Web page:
The International Subarachnoid Aneurysm Trial has shown that coil embolization achieves a better outcome for aneurysms treatable by either clipping or coil embolization. However, many ruptured aneurysms are hardly treatable by either clipping or coil embolization. Selection of either clipping or coil embolization will affect the treatment outcome for ruptured aneurysms. The relationship between patient selection and treatment outcome in a so-called “regional center hospital” in Japan must be clarified. This study included 113 patients with ruptured intracranial saccular aneurysms measuring less than 10 mm. Selection criteria for coil embolization were principally paraclinoid or posterior circulation aneurysm, Hunt and Hess grade IV or over, and patient age 75 years or older. Other aneurysms were principally treated by clipping. Aneurysms with a dome/neck ratio of less than 1.5, distorted aneurysms, Hunt and Hess grades I-III, patient age 74 years or younger, and middle cerebral artery aneurysm were actively treated by clipping. A few exceptional indications were considered in detail. Low invasiveness coil embolization is better than clipping to obtain good neurological outcome for patients with perforators difficult to dissect, aneurysms difficult to dissect due to previous open surgery, and aneurysms requiring bilateral open surgery, despite the slightly higher rebleeding rate in coil embolization. Overall outcomes were modified Rankin Scale (mRS) 0-2 in 82 of 113 patients (73%) and mRS 3-6 in 31 (27%). Appropriate selection of clipping or coil embolization can achieve acceptable treatment outcomes for ruptured aneurysm.
Patients with non-traumatic, non-aneurysmal, and non-perimesencephalic subarachnoid hemorrhage (SAH) tend to have clots circumscribed along the cortical convexity, a condition referred to as acute cortical SAH. Cerebral venous thrombosis (CVT) is a potential cause of cortical SAH. The study tried to establish the diagnosis and management of cortical SAH caused by CVT. Retrospective review of 145 patients with non-traumatic SAH identified 15 patients with no ruptured aneurysm. Clinical features were investigated with a specific focus on patients with SAH caused by CVT. Eight of the 15 patients had perimesencephalic SAH, and 7 had cortical SAH. SAH caused by CVT was diagnosed in 4 of the 7 patients with cortical SAH. The cortical SAH involved the unilateral convexity or sylvian cistern and spared the basal cistern on computed tomography in all 4 patients. CVT occurred in the transverse sinus and cortical vein (1 patient), insular vein (1 patient), and cortical vein (2 patients). Identification of thrombosed veins or sinuses was established directly by T2*-weighted and diffusion-weighted magnetic resonance (MR) imaging in the acute stage and diffusion-weighted and T1-weighted MR imaging in the subacute stage. All patients had cortical swelling without findings of venous hemorrhagic infarction on T2*-weighted MR imaging. None of the 4 patients received active treatment, and all had favorable outcomes. CVT in patients with non-traumatic cortical SAH should be first excluded as a potential hemorrhagic cause by MR imaging for thrombosed veins or sinuses before initiating antifibrinolytic therapy.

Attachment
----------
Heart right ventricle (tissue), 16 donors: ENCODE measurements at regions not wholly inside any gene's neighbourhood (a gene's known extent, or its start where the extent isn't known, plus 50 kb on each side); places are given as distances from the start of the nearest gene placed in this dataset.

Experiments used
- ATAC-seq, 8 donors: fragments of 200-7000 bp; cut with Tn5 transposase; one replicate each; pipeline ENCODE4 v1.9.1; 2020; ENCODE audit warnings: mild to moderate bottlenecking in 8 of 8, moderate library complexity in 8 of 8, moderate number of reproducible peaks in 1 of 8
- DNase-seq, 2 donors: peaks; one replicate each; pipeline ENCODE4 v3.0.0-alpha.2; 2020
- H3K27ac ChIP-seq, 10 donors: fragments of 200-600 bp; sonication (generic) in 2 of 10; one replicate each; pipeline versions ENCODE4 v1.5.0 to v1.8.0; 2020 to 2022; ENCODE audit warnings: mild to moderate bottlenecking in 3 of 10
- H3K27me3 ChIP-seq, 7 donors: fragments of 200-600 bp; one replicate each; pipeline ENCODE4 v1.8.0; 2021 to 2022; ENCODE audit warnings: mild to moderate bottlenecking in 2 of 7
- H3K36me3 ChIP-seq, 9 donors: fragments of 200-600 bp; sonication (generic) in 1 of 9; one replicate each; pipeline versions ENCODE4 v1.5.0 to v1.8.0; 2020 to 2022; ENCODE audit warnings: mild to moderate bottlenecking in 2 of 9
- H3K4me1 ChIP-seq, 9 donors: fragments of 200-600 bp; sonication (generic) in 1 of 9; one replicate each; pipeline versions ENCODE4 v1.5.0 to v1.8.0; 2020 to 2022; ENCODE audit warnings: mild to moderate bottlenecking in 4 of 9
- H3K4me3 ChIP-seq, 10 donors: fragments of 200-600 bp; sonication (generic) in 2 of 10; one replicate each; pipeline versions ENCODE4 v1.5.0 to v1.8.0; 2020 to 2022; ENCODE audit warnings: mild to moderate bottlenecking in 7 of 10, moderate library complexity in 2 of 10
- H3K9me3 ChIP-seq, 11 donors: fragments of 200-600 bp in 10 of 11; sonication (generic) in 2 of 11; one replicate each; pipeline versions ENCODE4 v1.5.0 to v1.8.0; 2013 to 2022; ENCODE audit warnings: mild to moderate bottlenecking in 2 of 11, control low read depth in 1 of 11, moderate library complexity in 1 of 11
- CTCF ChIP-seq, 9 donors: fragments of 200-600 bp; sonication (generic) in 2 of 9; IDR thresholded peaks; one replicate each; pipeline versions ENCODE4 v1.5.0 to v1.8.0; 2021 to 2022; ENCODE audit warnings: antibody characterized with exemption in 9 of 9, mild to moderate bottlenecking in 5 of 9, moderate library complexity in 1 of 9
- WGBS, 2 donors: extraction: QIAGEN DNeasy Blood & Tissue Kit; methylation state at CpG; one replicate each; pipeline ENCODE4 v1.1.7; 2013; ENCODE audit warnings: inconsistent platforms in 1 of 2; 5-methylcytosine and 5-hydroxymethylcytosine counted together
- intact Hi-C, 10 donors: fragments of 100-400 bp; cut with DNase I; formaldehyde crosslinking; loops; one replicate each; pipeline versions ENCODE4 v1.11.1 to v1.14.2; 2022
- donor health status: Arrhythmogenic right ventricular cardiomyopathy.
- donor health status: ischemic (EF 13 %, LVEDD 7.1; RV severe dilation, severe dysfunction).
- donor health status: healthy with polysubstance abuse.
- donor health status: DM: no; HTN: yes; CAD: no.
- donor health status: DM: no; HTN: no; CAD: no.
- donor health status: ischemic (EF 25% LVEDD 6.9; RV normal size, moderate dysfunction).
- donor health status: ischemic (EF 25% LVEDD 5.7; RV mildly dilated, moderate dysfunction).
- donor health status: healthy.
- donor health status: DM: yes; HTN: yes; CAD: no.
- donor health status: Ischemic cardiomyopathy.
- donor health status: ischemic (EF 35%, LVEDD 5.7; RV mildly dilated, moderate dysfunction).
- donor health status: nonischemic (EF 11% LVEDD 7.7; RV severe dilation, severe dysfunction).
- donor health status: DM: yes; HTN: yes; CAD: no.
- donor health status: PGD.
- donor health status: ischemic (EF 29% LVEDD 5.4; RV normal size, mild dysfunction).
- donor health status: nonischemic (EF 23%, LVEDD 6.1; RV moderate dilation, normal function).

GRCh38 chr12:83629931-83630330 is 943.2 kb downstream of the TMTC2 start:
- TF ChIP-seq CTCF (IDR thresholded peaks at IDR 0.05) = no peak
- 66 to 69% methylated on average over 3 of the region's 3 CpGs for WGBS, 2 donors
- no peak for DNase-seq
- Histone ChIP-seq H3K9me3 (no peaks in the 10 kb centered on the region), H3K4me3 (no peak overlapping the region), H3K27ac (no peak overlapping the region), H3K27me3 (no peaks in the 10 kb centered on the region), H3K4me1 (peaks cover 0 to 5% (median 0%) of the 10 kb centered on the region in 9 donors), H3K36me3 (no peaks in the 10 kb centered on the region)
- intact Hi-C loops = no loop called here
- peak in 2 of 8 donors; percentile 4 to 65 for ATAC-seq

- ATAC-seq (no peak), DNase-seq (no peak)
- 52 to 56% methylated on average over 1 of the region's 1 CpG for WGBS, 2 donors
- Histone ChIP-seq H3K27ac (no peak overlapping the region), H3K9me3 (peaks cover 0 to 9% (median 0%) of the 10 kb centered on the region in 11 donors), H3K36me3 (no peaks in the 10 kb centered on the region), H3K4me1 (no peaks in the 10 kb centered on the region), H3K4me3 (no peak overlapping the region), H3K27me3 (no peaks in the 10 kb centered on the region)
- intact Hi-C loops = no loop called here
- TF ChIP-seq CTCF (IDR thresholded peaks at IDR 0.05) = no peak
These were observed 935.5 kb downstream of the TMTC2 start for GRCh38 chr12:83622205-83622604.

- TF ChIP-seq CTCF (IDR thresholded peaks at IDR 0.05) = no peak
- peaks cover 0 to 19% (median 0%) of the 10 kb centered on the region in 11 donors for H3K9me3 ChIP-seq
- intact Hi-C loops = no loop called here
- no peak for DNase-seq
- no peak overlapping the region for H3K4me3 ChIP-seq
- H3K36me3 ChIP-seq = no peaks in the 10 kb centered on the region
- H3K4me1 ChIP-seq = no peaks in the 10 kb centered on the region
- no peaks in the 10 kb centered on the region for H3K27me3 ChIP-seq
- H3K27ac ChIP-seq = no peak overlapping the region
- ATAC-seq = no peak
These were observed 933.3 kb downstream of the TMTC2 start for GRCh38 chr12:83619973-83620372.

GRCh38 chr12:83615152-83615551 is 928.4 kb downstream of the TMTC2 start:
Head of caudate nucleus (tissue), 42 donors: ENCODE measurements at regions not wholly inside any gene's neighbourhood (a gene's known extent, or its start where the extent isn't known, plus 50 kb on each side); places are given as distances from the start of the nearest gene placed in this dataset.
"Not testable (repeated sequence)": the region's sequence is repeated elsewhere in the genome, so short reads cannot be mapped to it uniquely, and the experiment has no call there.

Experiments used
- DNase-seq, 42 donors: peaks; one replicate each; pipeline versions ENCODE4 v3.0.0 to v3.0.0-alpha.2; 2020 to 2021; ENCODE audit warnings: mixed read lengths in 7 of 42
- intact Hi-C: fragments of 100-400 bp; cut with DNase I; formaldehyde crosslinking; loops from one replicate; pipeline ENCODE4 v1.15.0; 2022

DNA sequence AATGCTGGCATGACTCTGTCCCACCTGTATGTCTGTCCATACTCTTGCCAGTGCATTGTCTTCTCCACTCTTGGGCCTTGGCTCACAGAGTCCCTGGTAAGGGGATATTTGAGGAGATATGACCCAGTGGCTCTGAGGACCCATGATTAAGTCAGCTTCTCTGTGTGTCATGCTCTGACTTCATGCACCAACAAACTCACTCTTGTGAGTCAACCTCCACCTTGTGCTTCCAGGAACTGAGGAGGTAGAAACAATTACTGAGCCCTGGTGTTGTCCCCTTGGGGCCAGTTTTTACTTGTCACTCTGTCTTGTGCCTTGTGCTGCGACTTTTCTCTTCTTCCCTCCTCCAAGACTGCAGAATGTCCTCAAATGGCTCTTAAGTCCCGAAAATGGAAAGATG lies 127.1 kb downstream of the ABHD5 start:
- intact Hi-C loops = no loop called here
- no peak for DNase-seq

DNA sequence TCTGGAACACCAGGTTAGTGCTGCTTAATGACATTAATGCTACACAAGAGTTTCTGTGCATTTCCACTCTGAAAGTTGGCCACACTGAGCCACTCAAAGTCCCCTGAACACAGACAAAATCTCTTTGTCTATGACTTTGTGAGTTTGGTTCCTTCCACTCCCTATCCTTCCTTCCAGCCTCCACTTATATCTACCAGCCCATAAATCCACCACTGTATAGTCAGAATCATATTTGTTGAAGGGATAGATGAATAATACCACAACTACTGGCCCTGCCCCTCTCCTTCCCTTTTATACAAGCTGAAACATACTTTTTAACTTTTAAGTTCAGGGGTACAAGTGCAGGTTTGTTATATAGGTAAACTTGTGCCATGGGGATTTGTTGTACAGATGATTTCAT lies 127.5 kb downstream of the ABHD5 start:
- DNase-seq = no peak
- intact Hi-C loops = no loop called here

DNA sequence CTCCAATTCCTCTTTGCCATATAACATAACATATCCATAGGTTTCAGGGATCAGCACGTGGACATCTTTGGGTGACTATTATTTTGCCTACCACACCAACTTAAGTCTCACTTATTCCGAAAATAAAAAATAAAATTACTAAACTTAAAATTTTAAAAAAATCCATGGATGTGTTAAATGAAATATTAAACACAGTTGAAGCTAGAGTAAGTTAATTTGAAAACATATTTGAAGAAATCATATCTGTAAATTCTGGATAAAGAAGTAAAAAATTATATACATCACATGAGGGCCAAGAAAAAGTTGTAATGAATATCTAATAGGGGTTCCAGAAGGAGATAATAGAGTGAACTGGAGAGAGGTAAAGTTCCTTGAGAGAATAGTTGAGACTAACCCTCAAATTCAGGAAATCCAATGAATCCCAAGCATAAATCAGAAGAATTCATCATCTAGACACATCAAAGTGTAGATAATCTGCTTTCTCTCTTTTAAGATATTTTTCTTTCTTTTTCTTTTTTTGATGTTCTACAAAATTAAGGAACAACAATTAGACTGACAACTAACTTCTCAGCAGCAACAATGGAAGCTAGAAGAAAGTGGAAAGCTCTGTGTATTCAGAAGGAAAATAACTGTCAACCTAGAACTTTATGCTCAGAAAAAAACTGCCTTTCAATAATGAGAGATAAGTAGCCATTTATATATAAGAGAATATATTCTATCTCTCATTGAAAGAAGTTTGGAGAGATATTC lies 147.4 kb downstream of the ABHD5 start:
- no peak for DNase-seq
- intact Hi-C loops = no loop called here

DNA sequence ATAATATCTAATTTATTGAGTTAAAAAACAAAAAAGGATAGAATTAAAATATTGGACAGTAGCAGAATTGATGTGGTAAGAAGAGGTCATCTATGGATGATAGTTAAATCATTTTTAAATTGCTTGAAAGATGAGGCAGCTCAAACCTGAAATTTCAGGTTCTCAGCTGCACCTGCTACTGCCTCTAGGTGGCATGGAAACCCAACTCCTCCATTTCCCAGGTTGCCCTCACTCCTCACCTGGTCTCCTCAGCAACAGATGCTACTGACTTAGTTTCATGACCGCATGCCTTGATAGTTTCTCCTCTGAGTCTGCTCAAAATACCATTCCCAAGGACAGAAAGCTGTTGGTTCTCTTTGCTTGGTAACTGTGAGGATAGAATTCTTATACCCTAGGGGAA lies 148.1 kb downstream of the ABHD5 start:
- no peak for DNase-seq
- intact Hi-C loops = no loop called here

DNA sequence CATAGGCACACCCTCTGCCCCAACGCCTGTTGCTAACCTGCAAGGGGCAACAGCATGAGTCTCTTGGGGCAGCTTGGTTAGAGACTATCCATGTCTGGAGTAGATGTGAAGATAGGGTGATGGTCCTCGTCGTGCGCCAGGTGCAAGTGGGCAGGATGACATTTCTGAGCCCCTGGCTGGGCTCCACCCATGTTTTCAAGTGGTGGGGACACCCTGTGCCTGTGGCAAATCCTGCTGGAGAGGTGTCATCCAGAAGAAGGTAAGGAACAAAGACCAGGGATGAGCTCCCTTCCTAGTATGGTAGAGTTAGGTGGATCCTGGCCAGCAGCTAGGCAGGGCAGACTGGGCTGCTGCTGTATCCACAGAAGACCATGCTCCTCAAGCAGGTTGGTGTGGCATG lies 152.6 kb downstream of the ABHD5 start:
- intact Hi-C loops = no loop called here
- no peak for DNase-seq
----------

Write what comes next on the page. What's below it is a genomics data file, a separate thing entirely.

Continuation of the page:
A 30-year-old woman presented with traumatic carotid-cavernous fistula associated with persistent primitive trigeminal artery (PPTA) manifesting as right conjunctival chemosis, exophthalmos, and diplopia. The lesion was treated successfully by trans-arterial coil embolization using the double catheter method with balloon assist. Injury to the PPTA is relatively rare and the PPTA should be sacrificed together with the fistula during the repair.
A 77-year-old man presented with an extremely rare association of anterior cranial fossa dural arteriovenous fistula (AVF) with anterior communicating artery (ACoA) aneurysm manifesting as consciousness deterioration due to intracerebral hemorrhage in the left frontal lobe and diffuse subarachnoid hemorrhage. Angiography confirmed the association of a dural AVF fed by both ethmoidal arteries and an ACoA aneurysm. Surgery for these two lesions was performed concurrently, and the ACoA aneurysm was found to be responsible for the hemorrhage. This association seems incidental, but is clinically significant since the preoperative determination of the bleeding point is difficult. We conclude that these two lesions should be treated simultaneously, to avoid leaving the ruptured point untreated.